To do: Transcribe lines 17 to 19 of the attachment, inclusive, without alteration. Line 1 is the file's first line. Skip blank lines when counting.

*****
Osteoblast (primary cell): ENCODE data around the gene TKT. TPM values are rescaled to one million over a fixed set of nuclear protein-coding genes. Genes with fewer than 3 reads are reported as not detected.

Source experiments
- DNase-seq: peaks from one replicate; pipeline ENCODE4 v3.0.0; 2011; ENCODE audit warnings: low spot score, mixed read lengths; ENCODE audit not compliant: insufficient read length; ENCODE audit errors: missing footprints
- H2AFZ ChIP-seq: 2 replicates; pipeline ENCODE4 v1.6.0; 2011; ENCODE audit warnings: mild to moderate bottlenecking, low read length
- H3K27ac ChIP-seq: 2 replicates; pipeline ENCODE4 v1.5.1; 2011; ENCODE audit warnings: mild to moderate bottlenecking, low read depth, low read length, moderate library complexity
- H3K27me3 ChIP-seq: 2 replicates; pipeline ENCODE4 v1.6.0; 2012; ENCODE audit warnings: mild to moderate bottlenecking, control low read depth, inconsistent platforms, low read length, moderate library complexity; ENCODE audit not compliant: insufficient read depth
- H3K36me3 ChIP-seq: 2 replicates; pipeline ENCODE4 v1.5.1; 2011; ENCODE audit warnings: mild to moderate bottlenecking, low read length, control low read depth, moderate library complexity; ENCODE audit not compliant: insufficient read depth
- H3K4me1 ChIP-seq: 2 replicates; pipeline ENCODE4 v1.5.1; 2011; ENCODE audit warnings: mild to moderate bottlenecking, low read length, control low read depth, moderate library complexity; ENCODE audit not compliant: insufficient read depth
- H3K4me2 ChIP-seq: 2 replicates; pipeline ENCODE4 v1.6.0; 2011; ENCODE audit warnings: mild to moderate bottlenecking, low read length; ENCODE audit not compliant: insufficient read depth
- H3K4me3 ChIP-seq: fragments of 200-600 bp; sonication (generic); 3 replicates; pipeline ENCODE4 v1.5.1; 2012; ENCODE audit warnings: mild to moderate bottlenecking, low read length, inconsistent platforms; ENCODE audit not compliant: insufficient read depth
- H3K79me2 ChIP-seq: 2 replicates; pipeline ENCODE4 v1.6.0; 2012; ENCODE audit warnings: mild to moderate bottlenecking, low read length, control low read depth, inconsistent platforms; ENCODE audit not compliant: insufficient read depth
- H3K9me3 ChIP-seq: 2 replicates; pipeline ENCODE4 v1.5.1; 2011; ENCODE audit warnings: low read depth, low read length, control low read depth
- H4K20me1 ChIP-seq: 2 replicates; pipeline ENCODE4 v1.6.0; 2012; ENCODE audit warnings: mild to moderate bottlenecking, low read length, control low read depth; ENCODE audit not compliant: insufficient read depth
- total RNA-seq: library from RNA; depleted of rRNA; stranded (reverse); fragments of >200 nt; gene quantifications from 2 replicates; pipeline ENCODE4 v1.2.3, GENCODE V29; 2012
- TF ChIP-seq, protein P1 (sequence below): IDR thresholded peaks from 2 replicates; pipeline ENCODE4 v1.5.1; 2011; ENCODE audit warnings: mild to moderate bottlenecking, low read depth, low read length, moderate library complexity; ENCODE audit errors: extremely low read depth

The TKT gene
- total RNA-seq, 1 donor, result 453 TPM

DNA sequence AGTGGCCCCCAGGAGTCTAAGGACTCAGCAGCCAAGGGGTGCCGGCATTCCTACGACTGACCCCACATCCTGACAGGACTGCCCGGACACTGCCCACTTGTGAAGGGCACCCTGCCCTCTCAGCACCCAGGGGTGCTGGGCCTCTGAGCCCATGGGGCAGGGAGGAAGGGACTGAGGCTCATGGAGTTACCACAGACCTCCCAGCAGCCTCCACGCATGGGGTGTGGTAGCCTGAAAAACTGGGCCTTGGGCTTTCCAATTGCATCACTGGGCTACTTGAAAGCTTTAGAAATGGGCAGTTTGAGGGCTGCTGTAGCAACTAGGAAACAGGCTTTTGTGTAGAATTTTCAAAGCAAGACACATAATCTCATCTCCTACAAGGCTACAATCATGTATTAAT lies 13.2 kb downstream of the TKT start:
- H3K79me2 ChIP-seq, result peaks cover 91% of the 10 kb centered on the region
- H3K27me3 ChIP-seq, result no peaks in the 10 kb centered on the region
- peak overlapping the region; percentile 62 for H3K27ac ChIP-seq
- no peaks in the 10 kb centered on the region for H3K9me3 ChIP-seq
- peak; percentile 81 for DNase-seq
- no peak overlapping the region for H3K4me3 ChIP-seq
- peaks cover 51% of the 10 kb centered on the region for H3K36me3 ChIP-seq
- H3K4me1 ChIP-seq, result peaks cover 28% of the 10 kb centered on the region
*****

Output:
- total RNA-seq, 1 donor, result 453 TPM

DNA sequence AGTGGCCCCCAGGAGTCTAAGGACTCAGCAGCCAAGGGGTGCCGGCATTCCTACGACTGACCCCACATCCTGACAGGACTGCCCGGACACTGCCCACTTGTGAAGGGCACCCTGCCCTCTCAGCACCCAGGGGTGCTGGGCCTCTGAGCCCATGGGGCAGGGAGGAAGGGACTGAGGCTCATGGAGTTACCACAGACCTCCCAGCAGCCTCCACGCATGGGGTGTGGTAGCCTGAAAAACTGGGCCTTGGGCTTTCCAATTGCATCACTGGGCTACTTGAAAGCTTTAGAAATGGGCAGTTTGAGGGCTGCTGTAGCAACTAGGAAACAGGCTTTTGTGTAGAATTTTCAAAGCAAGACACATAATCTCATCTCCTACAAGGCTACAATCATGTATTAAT lies 13.2 kb downstream of the TKT start:
- H3K79me2 ChIP-seq, result peaks cover 91% of the 10 kb centered on the region